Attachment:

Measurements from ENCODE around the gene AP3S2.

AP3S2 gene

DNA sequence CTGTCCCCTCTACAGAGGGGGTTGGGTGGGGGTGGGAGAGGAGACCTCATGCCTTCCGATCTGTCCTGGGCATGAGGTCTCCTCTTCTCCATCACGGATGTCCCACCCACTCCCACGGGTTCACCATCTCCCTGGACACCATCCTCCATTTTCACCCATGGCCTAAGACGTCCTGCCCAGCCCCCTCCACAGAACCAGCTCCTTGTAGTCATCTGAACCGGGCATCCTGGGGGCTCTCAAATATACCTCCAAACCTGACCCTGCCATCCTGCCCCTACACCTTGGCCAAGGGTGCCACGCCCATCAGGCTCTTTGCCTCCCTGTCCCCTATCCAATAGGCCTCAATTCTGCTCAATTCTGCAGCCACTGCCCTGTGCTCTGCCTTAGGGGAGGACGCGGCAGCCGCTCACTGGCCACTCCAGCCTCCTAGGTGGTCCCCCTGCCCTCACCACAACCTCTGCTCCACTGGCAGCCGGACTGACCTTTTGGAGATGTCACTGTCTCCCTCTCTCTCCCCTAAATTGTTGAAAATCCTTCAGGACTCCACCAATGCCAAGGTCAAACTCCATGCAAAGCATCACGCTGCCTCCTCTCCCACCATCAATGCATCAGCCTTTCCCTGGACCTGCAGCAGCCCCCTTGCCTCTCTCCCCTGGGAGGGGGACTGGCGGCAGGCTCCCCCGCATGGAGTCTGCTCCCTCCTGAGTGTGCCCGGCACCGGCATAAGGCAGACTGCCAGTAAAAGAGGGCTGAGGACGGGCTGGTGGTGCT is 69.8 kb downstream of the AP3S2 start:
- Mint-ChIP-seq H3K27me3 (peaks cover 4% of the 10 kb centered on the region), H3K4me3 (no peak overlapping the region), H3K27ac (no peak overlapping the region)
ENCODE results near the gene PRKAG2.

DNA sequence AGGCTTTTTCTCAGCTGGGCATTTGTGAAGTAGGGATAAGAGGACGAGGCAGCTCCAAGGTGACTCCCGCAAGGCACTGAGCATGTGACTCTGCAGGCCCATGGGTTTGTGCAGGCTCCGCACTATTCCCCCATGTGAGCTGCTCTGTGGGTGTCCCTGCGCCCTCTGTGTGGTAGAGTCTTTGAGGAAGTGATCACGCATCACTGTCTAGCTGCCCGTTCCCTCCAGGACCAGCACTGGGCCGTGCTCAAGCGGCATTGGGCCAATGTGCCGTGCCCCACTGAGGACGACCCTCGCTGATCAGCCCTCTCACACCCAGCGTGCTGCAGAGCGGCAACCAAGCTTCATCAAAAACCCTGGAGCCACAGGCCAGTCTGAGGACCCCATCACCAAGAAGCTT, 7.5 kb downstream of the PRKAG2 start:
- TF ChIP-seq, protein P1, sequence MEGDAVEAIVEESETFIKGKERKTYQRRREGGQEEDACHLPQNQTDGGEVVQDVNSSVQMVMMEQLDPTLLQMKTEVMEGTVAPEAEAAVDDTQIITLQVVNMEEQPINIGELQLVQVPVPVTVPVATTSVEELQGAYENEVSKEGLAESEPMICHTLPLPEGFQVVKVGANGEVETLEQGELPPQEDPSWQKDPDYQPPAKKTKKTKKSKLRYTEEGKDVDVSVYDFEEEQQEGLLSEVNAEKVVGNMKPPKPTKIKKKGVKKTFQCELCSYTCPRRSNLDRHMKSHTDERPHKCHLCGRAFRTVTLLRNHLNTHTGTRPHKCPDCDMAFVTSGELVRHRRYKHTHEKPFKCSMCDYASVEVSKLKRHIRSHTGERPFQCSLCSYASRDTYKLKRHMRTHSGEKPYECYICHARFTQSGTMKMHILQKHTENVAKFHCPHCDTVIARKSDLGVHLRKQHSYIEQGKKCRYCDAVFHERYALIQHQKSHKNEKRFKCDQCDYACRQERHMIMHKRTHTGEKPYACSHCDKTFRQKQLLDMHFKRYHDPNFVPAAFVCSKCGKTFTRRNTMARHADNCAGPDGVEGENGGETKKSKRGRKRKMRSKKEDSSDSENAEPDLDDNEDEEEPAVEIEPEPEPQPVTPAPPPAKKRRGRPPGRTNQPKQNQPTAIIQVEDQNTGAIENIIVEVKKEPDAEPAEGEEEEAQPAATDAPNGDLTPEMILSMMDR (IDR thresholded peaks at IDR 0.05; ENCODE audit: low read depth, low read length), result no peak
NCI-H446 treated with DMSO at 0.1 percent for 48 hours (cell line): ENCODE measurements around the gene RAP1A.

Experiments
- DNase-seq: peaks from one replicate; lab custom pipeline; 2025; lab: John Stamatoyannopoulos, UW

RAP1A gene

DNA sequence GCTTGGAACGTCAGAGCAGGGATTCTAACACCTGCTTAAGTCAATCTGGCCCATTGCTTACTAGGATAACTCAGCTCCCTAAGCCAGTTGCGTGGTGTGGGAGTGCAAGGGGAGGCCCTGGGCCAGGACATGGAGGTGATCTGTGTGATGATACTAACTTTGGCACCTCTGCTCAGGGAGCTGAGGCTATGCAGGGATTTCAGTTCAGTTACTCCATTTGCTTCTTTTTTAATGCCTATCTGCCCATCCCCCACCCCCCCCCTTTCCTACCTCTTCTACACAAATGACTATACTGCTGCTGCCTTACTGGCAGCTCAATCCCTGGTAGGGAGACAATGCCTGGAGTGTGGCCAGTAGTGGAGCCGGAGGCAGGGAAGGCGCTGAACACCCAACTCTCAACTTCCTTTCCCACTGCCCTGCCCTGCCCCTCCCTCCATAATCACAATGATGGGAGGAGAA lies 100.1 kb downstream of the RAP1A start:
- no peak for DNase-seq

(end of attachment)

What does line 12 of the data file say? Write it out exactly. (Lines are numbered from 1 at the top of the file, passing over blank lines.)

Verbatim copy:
DNA sequence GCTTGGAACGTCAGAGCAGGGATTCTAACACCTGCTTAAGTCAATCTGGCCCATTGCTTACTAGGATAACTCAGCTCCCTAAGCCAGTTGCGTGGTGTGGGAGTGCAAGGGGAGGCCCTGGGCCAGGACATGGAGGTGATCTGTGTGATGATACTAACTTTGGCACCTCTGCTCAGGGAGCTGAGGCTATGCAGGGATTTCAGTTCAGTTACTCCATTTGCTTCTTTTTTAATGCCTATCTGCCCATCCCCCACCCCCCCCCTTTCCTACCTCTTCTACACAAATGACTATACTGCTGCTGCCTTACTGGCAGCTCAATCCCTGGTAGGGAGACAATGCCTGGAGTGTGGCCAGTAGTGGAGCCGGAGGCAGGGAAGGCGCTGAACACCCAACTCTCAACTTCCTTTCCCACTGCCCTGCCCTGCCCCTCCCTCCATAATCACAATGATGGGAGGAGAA lies 100.1 kb downstream of the RAP1A start: